Defendant’s right to due process doesn’t mean system is broken

in Voices by

EDITOR’S NOTE: This opinion piece is regarding the response to the verdict in the murder trial for Devon Dunham in Jasper County last week. This event had not previously been covered in The Island News. The 14th Circuit Solicitor, Duffie Stone, personally tried the case involving the 2017 shooting death of 77-year-old retired volunteer Fire Chief Ernest Martin Stevens on Aug. 10, 2017 in Hardeeville. Beaufort-based attorney Jeff Stephens was appointed to defend Dunham. Though Dunham confessed to shooting Stevens, a jury deliberated less than two hours before finding him “not guilty.” 

By Jeff Stephens

Last week, I served as the appointed defense attorney in the criminal trial of Mr. Devon Dunham, indicted for the murder of Ernest Martin Stevens in Jasper County. 

In their verdict of “Not Guilty,” the jury, consisting of seven black jurors and five white jurors, found that the prosecution had failed to meet their burden of proving beyond a reasonable doubt that the defendant intended to harm Mr. Stevens when he shot his pistol towards Mr. Stevens’ moving vehicle. 

Because Mr. Dunham was not charged with any other offenses and the Solicitor’s Office did not directly indict Dunham for any other or lesser offense, the jury could not consider and give a verdict on any other possible offenses. Mr. Dunham was later released. 

Then the telephone calls and e-mails to my office began. One called me a “race traitor” since Mr. Dunham was black and Mr. Stevens was white. One message stated that I “don’t deserve to live.” One expressed a hope that someone kills my father. 

My family wants me to report this harassment to law enforcement. I believe that the best protection for myself, my family, and any other defense attorney threatened for doing their job is to try to educate our community on why we defense attorneys do this job.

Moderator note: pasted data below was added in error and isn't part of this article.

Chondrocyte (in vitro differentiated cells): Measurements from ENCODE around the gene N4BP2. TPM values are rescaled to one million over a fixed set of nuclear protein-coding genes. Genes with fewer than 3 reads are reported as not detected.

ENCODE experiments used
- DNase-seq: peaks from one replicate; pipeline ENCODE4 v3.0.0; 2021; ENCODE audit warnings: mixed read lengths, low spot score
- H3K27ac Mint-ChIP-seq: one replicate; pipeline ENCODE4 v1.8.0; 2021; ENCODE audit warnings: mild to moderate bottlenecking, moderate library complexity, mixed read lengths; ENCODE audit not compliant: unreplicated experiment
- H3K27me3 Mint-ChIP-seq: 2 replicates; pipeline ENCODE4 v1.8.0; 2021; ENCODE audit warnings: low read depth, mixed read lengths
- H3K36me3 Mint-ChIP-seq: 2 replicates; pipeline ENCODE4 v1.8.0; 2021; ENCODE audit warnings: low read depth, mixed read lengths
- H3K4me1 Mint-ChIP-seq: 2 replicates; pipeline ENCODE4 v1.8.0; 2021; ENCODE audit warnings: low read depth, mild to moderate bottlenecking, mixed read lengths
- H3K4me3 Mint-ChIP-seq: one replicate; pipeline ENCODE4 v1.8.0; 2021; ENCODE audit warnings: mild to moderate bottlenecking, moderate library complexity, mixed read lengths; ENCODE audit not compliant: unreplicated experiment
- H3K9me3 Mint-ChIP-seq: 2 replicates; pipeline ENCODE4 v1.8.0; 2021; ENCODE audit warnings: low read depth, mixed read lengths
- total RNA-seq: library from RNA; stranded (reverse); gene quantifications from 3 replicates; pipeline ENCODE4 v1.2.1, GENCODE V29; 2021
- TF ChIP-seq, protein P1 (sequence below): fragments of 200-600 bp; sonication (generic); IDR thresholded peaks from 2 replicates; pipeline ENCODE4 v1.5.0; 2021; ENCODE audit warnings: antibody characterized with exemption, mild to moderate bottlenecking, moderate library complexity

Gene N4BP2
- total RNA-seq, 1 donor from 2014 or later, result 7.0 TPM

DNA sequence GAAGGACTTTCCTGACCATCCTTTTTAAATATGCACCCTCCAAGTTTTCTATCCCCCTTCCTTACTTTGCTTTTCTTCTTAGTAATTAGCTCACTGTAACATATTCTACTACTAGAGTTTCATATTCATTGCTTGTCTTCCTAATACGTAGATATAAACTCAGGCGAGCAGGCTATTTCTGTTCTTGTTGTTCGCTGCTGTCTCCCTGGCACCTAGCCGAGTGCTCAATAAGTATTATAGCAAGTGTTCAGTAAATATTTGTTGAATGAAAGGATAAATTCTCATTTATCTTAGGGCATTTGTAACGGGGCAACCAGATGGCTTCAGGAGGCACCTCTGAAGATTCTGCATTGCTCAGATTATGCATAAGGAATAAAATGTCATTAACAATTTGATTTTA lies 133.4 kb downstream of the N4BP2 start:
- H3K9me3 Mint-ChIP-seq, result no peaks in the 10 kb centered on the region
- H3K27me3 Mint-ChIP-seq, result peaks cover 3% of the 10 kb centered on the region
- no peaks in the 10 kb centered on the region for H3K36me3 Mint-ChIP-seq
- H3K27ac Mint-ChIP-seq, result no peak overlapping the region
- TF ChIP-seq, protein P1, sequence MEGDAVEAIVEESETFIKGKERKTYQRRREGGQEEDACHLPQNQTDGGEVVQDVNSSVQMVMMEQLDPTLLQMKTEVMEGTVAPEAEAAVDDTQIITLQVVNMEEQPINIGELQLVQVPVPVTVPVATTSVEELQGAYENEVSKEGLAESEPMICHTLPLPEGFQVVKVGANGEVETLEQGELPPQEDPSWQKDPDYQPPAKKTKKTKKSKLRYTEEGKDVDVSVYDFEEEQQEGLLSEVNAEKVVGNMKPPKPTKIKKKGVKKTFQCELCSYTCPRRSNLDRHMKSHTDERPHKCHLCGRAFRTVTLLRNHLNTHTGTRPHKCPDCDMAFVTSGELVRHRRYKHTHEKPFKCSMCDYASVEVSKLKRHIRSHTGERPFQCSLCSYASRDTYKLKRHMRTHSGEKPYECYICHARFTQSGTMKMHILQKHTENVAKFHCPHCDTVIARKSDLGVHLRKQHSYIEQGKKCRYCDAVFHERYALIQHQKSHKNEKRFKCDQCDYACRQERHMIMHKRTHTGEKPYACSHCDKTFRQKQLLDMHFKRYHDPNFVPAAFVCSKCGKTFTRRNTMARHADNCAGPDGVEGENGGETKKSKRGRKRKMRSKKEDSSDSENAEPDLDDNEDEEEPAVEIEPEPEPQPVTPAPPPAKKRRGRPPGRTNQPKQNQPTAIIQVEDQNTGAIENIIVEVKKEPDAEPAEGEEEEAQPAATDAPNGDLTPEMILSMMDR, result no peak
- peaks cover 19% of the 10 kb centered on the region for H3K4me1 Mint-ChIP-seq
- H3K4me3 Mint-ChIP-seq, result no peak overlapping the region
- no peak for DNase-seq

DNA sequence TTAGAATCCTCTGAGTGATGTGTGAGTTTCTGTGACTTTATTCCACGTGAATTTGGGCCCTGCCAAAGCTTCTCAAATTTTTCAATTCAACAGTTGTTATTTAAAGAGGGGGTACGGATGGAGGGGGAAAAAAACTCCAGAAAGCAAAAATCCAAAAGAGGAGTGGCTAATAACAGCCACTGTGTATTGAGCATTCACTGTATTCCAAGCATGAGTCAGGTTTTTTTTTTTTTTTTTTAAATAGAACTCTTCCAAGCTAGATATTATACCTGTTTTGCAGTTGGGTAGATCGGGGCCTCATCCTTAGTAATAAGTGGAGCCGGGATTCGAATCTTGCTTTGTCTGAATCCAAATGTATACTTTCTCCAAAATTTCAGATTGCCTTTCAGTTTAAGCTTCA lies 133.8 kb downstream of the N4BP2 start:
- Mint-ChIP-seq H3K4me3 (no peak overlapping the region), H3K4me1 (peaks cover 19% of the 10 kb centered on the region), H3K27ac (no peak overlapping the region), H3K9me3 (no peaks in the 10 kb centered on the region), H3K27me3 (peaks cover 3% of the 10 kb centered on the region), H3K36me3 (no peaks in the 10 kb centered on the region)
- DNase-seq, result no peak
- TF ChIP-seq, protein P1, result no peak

When my children were younger, they asked me how I could defend bad people like they saw on TV. I told them something like, “I help make sure that the police, the prosecution, and the jury all do their jobs fairly so no one is convicted of a crime when the law says they shouldn’t be.” 

The fact is the right to a defense counsel and the right to “due process” to ensure fair trials were so important to our founding fathers that they enshrined them in the Bill of Rights to the U.S. Constitution, right along with our revered rights to free speech and to bear arms. 

The presumption of innocence that must be rebutted by proof beyond reasonable doubt to secure a criminal conviction is the core principle for “fair trials” in our country. It is the golden thread connecting all American and British criminal courts to each other. It has never been expressed better or more simply than by the 18th century English jurist, William Blackstone, who stated that, “the law holds that it is better that ten guilty persons escape (punishment) than that one innocent suffer.” 

It does not matter whether Devon Dunham was one of the “ten guilty men” who escape punishment or if he was the “one innocent.” The jury’s verdict in Mr. Dunham’s trial does not mean that I did anything wrong in zealously representing him or that the jury did anything wrong in finding him “Not Guilty” of murder. And it certainly does not mean that there is anything wrong or “broken” about our criminal justice system. 

It just means that the system continues to work as the founding fathers of this country intended it to work more than 200 years ago. To complain about or harass those of us who keep this system working isn’t just wrong, it’s downright un-American. 

Jeff Stephens is a former assistant solicitor and is a criminal defense attorney with the Quindlen Law Firm in Beaufort. He has prosecuted and defended military and civilian criminal cases for more than 20 years.